Whenever I spend a few months in a new city, I make a list of all the things I want to do and systematically check them off (boy, do I know how to have fun.) Otherwise, I get lulled into the stupor of “we can go anytime,” and “anytime” turns into “never.”
August marked the end of my time in San Francisco, so I checked a few last things off my list…
Hugo and I finally went to MOMA (my employer offered free entrance – yay!) I wish I had thought to come earlier because it would have been better to do it in several visits – after a couple hours of museuming, my brain can’t absorb any more art. I loved the 20th century art on the main floor, but we had the most fun on the top floor.
It was dedicated to interactive sound-based exhibits. There were clay bowls floating around in a giant shallow pool, clinking like aquatic wind chimes, a small wooden structure with tin cans poking out of the outer walls, attached to each other by taut crisscrossing red string for playing “telephone,” and a dark room with a microphone swinging from the ceiling like a pendulum (weird, but memorable).
My favorite piece was a large dark room with nine projector-sized screens. When we came in, we only saw empty rooms with minimal human activity projected, but then all the screens went dark and it looped back to the beginning. One by one, the screens came on, showing a musician in each room getting ready to record simultaneously. When all the screens were on, they started playing together as an ensemble, each isolated in their own room.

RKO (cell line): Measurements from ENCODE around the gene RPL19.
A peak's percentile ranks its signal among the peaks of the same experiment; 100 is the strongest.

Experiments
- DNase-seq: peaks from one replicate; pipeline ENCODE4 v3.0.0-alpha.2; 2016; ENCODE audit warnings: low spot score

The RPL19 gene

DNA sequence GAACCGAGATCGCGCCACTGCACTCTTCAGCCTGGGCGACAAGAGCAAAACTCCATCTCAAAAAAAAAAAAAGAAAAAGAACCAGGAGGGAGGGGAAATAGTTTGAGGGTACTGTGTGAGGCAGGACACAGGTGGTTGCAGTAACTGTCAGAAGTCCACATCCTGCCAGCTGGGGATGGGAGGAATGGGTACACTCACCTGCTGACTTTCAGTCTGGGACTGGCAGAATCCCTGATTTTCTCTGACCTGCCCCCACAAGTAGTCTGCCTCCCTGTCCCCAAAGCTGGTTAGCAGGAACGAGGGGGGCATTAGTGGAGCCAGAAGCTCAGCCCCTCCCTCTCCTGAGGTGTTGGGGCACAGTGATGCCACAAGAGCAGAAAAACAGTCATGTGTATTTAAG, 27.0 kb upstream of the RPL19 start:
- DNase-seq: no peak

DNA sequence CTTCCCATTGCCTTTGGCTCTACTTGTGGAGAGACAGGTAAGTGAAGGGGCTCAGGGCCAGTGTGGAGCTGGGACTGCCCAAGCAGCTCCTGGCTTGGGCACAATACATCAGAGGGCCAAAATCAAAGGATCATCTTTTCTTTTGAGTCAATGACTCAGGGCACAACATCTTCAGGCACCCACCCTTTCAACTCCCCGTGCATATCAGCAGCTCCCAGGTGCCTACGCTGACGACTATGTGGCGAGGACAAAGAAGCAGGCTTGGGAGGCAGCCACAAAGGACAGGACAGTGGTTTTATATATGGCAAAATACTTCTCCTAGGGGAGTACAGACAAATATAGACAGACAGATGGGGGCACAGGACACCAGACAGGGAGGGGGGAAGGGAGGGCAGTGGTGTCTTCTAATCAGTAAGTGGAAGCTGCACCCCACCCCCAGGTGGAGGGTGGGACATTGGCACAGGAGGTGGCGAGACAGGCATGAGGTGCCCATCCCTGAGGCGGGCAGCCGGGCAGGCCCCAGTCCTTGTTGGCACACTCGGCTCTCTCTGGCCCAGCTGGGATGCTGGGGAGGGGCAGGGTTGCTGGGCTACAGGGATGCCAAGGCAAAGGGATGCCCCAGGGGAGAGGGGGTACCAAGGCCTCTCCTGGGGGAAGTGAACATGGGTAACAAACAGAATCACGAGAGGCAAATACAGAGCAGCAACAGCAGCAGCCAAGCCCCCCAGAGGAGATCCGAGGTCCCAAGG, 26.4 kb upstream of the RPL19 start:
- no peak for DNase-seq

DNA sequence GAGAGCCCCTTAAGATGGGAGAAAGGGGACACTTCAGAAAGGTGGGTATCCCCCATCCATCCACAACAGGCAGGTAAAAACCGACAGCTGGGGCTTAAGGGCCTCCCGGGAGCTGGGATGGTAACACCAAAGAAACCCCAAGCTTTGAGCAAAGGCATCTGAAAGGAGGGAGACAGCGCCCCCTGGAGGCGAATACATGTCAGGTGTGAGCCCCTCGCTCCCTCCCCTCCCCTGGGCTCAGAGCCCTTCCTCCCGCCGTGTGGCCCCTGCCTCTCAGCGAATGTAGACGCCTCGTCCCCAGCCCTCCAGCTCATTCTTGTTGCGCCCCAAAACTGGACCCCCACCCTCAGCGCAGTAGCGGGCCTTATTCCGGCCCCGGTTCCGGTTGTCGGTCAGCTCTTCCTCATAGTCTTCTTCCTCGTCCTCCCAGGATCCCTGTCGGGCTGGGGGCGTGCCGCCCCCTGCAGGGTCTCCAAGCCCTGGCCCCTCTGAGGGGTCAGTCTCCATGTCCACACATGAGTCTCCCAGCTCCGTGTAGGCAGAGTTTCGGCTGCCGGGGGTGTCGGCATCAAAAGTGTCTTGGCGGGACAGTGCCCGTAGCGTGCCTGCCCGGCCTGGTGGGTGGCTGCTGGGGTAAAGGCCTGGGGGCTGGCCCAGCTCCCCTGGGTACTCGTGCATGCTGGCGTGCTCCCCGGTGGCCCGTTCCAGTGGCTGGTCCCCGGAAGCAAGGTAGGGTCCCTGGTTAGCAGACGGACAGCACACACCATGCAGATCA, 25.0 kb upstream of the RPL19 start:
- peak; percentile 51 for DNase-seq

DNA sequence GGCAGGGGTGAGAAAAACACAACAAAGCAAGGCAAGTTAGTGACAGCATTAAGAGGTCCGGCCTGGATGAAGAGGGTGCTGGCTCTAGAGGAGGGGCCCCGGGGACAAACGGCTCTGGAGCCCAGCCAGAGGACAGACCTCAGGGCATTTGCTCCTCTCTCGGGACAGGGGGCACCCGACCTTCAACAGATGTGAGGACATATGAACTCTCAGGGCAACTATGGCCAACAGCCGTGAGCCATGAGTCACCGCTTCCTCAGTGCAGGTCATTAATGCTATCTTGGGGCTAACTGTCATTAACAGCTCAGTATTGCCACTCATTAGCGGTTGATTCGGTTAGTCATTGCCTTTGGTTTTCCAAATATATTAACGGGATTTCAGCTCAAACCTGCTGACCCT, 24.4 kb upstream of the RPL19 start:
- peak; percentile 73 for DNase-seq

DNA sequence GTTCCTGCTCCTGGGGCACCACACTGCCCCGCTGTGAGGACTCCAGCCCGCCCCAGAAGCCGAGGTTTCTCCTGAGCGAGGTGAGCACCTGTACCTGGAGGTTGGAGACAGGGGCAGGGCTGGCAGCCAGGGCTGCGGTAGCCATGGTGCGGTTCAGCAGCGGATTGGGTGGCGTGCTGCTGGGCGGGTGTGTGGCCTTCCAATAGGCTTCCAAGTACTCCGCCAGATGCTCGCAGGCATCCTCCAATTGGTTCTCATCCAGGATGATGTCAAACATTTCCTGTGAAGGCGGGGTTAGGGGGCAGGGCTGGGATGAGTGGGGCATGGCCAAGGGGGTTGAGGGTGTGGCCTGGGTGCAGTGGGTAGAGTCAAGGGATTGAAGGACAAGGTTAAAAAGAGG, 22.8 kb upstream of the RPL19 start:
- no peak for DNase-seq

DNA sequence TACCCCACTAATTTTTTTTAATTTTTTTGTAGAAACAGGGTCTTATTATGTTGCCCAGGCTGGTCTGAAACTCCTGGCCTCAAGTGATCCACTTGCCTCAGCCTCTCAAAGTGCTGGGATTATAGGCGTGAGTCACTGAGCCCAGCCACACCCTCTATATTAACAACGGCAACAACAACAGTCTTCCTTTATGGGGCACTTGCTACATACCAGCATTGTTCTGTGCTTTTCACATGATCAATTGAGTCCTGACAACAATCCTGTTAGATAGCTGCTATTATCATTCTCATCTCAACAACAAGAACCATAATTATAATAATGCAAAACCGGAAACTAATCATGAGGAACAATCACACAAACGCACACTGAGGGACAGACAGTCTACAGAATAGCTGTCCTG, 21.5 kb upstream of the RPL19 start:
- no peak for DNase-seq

It’s called “The Visitors.” The artist, Ragnar Kjartansson, and friends recorded in an old mansion in upstate New York, with a camera filming each of them in a separate room while they played and sang. You can hear some of the music here and see what it looked like here. I wanted to stay through the end to see how it finished, but it turns out the entire piece is over an hour long, so we watched about half before going in search of snacks. You can read more about this piece and the artist here and here.
With San Francisco housing prices reaching astronomical heights (it can cost upwards of $1500 to live with roommates, and no, I’m not kidding), Oakland is now where the cool kids live, and it’s become somewhat of a foodie destination. We only had a few hours, but we managed to squeeze in a big fat brunch at Rudy’s Can’t Fail Café.
Bellies full, we took a stroll around Lake Merritt as the fog burned off. Then we headed down to the bay and Jack London Square. Did you know that a lot of people commute to San Francisco by ferry?
We made the most out of the last weeks in the city (for now) exploring new neighborhoods by foot and by food.
Back to Monterey
I love San Francisco, but honestly, I was relieved to get back to Monterey and take a break. It was foggy and grey (as it typically is in August) and I spent two days lounging around in my cozy sweatpants after a whirlwind summer.
At the end of the month, school started up again, and it was great to be reunited with friends from MIIS and meet the incoming students.